Why Learning History Is Important Today

Why Learning History Is Important Today

History may not seem relevant, but it is important

Just this week, Bill Wurtz released a video called, “The history of the entire world, I guess,” a follow-up to the internet famous “History of Japan.” Filled with funny jingles combined with simple, yet effective animation, it summarized the world’s history since the Big Bang Theory to how the Earth and societies developed in twenty minutes.

In twenty minutes, another YouTuber made a video on a time-lapse of human civilization, since humans evolved out of Africa, documenting historical events and the world population along the way.

Among the visuals, great music, and commentary, one would know how the history of the world unfolded in distinct locations. It causes us to wonder about how we ended up here, in this very moment, reading this from behind our screens.

Therefore, I find a beauty in history—not in what happened or how many people died in the process, but in how people have innovated and fought and were like us today in emotions and dreams.

And a good reason to show to other people how, despite some people believing that they should’ve been born in a previous decade due to their art and culture, it may not be the best reason why they should live in that era. It’s not only because they don’t have the technology or the conveniences of today, but if they are not males of European descent who have a lot of money and influence, it would be significantly harder to live in.


In the International Studies major at UW, students have to take three introductory courses: States and Capitalism, which focuses on trends between the 13th century and 1914; the Making of the 21st Century, which focuses on world order between 1914 and today; and Cultural Interactions in the Modern World, which focuses on ideas over the ages. A common thread between all three of them is how processes, whether through trade, or war, or pillage, creates these societies we have today. As the International Studies major also involves politics, economics, and anthropology, the history part sometimes sounds dry, if not irrelevant.

Personally, I liked the courses, and got a lot out of them. Most prominently, I’ve learned about the various trading posts in Europe, the Middle East, and China in the 12-13th century, and how they set the stage for what would be ahead in the 15th and 16th centuries. On the other hand, the making of the 21st century featured “world order” as a pivot point, and therefore the news articles we read about the world closely relate to world order and how it could transform overnight.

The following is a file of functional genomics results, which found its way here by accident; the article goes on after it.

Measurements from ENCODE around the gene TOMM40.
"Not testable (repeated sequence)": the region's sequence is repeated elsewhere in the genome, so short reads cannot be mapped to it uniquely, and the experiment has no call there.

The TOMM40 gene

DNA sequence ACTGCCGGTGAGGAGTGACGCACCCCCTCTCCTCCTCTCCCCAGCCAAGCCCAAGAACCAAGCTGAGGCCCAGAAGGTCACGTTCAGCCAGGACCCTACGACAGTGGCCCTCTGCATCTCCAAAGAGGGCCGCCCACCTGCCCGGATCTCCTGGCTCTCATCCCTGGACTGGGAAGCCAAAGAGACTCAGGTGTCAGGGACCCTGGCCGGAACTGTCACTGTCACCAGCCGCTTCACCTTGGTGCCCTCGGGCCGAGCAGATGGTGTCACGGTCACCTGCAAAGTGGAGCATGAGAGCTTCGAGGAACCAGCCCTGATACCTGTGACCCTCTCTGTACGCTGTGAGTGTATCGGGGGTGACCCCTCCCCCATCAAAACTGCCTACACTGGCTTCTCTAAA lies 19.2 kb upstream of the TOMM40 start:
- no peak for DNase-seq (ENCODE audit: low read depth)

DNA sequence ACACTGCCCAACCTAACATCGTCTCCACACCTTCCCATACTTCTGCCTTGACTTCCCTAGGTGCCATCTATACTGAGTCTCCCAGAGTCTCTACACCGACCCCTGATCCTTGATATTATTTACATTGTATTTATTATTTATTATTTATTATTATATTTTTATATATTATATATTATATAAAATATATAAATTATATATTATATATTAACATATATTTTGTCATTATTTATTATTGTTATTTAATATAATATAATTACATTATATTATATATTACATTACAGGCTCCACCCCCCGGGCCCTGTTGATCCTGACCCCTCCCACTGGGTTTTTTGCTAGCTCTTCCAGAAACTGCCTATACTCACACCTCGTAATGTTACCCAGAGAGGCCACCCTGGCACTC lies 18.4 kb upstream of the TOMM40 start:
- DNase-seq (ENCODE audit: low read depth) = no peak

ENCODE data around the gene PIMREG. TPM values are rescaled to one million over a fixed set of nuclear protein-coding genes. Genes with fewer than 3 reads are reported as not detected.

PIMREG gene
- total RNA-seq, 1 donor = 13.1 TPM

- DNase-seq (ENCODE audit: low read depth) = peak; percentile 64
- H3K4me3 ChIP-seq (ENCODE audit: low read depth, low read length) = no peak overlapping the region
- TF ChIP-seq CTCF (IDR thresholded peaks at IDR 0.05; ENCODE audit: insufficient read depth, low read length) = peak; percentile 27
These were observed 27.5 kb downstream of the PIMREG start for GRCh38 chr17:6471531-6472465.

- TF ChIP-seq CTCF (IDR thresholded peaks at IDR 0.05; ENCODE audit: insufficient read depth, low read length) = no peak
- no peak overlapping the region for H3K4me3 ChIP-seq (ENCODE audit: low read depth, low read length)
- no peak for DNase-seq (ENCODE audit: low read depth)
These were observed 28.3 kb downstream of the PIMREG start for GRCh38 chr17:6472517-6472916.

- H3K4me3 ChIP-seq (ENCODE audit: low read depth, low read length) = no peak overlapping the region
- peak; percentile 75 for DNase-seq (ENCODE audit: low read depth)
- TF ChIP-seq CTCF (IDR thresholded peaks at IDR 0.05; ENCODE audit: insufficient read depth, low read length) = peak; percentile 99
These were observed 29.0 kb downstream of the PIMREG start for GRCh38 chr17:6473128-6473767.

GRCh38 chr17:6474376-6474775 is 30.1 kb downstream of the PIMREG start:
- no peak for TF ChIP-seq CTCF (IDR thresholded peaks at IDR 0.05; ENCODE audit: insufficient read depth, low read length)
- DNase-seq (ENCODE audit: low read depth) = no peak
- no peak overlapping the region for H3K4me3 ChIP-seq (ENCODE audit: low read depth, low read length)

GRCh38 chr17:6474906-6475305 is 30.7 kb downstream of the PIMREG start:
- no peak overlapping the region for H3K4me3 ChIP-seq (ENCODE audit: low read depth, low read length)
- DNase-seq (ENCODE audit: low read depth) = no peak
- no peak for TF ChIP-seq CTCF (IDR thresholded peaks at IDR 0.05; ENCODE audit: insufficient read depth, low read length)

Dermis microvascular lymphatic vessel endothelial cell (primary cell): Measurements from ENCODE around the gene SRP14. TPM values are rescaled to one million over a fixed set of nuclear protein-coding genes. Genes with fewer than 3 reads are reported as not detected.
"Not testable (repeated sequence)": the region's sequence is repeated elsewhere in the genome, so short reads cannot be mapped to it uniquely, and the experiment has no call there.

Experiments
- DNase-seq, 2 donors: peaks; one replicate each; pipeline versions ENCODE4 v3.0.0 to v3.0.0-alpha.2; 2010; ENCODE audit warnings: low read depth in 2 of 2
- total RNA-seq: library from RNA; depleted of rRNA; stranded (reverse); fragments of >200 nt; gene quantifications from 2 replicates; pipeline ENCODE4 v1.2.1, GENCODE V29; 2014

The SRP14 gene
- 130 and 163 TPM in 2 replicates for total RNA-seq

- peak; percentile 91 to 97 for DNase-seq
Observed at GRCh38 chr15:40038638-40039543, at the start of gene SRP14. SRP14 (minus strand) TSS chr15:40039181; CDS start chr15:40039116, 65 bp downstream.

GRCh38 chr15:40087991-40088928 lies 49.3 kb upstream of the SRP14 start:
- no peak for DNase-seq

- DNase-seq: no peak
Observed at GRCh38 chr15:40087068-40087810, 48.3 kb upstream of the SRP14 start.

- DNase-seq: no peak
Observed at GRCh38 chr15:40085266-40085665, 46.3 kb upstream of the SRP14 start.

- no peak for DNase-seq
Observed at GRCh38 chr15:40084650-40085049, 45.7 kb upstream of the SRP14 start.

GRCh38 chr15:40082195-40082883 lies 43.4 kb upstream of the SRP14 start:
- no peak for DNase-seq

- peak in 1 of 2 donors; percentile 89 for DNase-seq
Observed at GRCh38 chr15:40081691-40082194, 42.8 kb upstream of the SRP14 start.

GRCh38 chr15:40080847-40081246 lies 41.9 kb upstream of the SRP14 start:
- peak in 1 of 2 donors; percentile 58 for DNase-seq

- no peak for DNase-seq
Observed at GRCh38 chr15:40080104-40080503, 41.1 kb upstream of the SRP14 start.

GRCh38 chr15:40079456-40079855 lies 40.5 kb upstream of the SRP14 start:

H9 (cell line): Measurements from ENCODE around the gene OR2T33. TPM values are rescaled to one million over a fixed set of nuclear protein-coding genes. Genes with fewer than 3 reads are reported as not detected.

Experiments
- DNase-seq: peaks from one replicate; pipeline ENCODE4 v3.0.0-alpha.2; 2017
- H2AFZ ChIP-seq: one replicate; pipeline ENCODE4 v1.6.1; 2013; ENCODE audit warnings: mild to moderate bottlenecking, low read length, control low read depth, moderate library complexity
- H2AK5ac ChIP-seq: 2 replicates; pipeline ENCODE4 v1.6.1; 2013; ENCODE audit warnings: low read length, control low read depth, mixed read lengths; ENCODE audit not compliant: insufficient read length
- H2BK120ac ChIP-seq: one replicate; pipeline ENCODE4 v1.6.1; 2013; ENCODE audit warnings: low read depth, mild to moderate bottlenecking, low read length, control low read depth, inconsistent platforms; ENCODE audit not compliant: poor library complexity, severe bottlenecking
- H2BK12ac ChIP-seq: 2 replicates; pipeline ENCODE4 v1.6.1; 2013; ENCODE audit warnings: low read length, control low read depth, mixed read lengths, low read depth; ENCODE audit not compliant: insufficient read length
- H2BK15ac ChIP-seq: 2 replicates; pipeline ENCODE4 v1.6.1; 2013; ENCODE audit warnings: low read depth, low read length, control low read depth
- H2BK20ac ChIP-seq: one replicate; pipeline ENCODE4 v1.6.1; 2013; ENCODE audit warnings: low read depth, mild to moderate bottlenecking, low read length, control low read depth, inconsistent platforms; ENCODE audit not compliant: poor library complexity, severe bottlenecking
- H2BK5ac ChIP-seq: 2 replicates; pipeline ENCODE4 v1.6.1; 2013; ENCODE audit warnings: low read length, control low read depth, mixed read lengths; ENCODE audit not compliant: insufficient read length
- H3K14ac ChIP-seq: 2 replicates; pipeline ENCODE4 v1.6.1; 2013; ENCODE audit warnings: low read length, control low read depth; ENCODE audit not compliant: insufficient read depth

What also makes history intriguing is how people would use it for their own aims, or to make a clear verdict to how people interpret events today. For example, in my Chinese class, we discussed about mainland China-Taiwan relations, and how any claims today are based out of who claimed it first. The Chinese argued it had Taiwan since the Three Kingdoms era, whereas the Taiwanese argue it was only at around 1885, when the Qing Dynasty absorbed it into China.

Recently, with FBI Director James Comey’s firing, discussions arose on whether it was “Nixonian,” or connective towards the Watergate scandal, potentially laying down the groundwork for impeachment. Others point out the lurch towards authoritarianism, which is not only historically for the modern day, but also emergent within the political science realm on how liberal democracies may not mark “the end of history."

Regardless on who is on the right side of history, and therefore worthy of the privilege of writing this for future generations, one cannot forget how important history is in determining our future. And if history is bound to repeat itself, how we can change it for the better.

Cover Image Credit: Marco Brambilla, "Evolution (Megaplex)," 2011

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5 Perks Of Having A Long-Distance Best Friend